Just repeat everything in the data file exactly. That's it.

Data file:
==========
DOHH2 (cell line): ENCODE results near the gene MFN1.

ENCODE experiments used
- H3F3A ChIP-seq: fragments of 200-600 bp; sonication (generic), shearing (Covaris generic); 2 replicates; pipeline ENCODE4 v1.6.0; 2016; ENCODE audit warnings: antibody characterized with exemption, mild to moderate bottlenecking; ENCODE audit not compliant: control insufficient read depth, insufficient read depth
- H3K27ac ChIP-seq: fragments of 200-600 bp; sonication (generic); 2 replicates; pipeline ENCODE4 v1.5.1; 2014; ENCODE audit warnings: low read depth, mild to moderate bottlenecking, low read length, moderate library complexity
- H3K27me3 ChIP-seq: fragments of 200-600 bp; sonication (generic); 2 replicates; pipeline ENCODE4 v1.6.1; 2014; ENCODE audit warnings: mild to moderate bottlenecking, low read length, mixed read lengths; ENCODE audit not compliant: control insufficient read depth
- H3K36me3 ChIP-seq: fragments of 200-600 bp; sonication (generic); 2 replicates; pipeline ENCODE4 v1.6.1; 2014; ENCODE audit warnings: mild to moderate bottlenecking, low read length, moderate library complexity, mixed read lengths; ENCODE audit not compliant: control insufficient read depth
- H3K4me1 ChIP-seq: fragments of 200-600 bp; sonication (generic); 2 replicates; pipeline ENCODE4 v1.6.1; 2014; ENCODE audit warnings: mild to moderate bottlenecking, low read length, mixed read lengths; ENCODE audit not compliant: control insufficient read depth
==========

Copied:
DOHH2 (cell line): ENCODE results near the gene MFN1.

ENCODE experiments used
- H3F3A ChIP-seq: fragments of 200-600 bp; sonication (generic), shearing (Covaris generic); 2 replicates; pipeline ENCODE4 v1.6.0; 2016; ENCODE audit warnings: antibody characterized with exemption, mild to moderate bottlenecking; ENCODE audit not compliant: control insufficient read depth, insufficient read depth
- H3K27ac ChIP-seq: fragments of 200-600 bp; sonication (generic); 2 replicates; pipeline ENCODE4 v1.5.1; 2014; ENCODE audit warnings: low read depth, mild to moderate bottlenecking, low read length, moderate library complexity
- H3K27me3 ChIP-seq: fragments of 200-600 bp; sonication (generic); 2 replicates; pipeline ENCODE4 v1.6.1; 2014; ENCODE audit warnings: mild to moderate bottlenecking, low read length, mixed read lengths; ENCODE audit not compliant: control insufficient read depth
- H3K36me3 ChIP-seq: fragments of 200-600 bp; sonication (generic); 2 replicates; pipeline ENCODE4 v1.6.1; 2014; ENCODE audit warnings: mild to moderate bottlenecking, low read length, moderate library complexity, mixed read lengths; ENCODE audit not compliant: control insufficient read depth
- H3K4me1 ChIP-seq: fragments of 200-600 bp; sonication (generic); 2 replicates; pipeline ENCODE4 v1.6.1; 2014; ENCODE audit warnings: mild to moderate bottlenecking, low read length, mixed read lengths; ENCODE audit not compliant: control insufficient read depth